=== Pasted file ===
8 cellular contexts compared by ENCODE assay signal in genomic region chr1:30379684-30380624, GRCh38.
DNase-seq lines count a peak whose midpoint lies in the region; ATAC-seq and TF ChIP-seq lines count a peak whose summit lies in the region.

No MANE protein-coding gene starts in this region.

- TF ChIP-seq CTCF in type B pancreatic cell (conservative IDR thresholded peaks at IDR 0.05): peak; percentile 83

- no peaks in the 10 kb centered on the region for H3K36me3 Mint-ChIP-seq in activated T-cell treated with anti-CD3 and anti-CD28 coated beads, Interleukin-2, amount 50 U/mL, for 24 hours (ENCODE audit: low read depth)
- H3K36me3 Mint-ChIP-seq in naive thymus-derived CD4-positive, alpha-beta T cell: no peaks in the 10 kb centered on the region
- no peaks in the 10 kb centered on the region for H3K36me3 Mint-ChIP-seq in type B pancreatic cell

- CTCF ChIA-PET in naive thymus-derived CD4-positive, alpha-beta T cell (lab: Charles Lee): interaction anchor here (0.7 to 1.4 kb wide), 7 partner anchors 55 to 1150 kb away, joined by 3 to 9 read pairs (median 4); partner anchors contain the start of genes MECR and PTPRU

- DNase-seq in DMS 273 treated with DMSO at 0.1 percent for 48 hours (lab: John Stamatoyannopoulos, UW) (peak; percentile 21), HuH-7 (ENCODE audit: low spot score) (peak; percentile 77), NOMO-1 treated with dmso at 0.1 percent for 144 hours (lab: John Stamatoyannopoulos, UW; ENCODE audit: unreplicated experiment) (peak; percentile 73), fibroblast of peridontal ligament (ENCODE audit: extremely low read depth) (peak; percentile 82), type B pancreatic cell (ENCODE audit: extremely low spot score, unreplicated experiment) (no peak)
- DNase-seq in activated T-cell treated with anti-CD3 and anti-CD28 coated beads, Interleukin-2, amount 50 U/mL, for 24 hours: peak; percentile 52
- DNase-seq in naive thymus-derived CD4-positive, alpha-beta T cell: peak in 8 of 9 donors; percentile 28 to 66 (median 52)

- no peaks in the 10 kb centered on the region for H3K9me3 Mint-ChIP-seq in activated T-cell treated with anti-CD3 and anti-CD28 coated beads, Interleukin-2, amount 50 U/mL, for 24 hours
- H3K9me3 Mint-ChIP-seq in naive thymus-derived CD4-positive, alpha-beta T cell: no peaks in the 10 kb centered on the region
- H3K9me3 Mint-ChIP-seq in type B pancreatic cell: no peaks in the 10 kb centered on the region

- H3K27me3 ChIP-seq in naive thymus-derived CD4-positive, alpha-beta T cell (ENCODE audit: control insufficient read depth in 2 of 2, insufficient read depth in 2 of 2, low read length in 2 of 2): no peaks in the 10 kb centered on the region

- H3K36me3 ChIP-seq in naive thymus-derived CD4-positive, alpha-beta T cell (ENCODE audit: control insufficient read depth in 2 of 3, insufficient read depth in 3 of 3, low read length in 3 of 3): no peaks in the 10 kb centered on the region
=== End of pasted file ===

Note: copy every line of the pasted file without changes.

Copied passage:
8 cellular contexts compared by ENCODE assay signal in genomic region chr1:30379684-30380624, GRCh38.
DNase-seq lines count a peak whose midpoint lies in the region; ATAC-seq and TF ChIP-seq lines count a peak whose summit lies in the region.

No MANE protein-coding gene starts in this region.

- TF ChIP-seq CTCF in type B pancreatic cell (conservative IDR thresholded peaks at IDR 0.05): peak; percentile 83

- no peaks in the 10 kb centered on the region for H3K36me3 Mint-ChIP-seq in activated T-cell treated with anti-CD3 and anti-CD28 coated beads, Interleukin-2, amount 50 U/mL, for 24 hours (ENCODE audit: low read depth)
- H3K36me3 Mint-ChIP-seq in naive thymus-derived CD4-positive, alpha-beta T cell: no peaks in the 10 kb centered on the region
- no peaks in the 10 kb centered on the region for H3K36me3 Mint-ChIP-seq in type B pancreatic cell

- CTCF ChIA-PET in naive thymus-derived CD4-positive, alpha-beta T cell (lab: Charles Lee): interaction anchor here (0.7 to 1.4 kb wide), 7 partner anchors 55 to 1150 kb away, joined by 3 to 9 read pairs (median 4); partner anchors contain the start of genes MECR and PTPRU

- DNase-seq in DMS 273 treated with DMSO at 0.1 percent for 48 hours (lab: John Stamatoyannopoulos, UW) (peak; percentile 21), HuH-7 (ENCODE audit: low spot score) (peak; percentile 77), NOMO-1 treated with dmso at 0.1 percent for 144 hours (lab: John Stamatoyannopoulos, UW; ENCODE audit: unreplicated experiment) (peak; percentile 73), fibroblast of peridontal ligament (ENCODE audit: extremely low read depth) (peak; percentile 82), type B pancreatic cell (ENCODE audit: extremely low spot score, unreplicated experiment) (no peak)
- DNase-seq in activated T-cell treated with anti-CD3 and anti-CD28 coated beads, Interleukin-2, amount 50 U/mL, for 24 hours: peak; percentile 52
- DNase-seq in naive thymus-derived CD4-positive, alpha-beta T cell: peak in 8 of 9 donors; percentile 28 to 66 (median 52)

- no peaks in the 10 kb centered on the region for H3K9me3 Mint-ChIP-seq in activated T-cell treated with anti-CD3 and anti-CD28 coated beads, Interleukin-2, amount 50 U/mL, for 24 hours
- H3K9me3 Mint-ChIP-seq in naive thymus-derived CD4-positive, alpha-beta T cell: no peaks in the 10 kb centered on the region
- H3K9me3 Mint-ChIP-seq in type B pancreatic cell: no peaks in the 10 kb centered on the region

- H3K27me3 ChIP-seq in naive thymus-derived CD4-positive, alpha-beta T cell (ENCODE audit: control insufficient read depth in 2 of 2, insufficient read depth in 2 of 2, low read length in 2 of 2): no peaks in the 10 kb centered on the region

- H3K36me3 ChIP-seq in naive thymus-derived CD4-positive, alpha-beta T cell (ENCODE audit: control insufficient read depth in 2 of 3, insufficient read depth in 3 of 3, low read length in 3 of 3): no peaks in the 10 kb centered on the region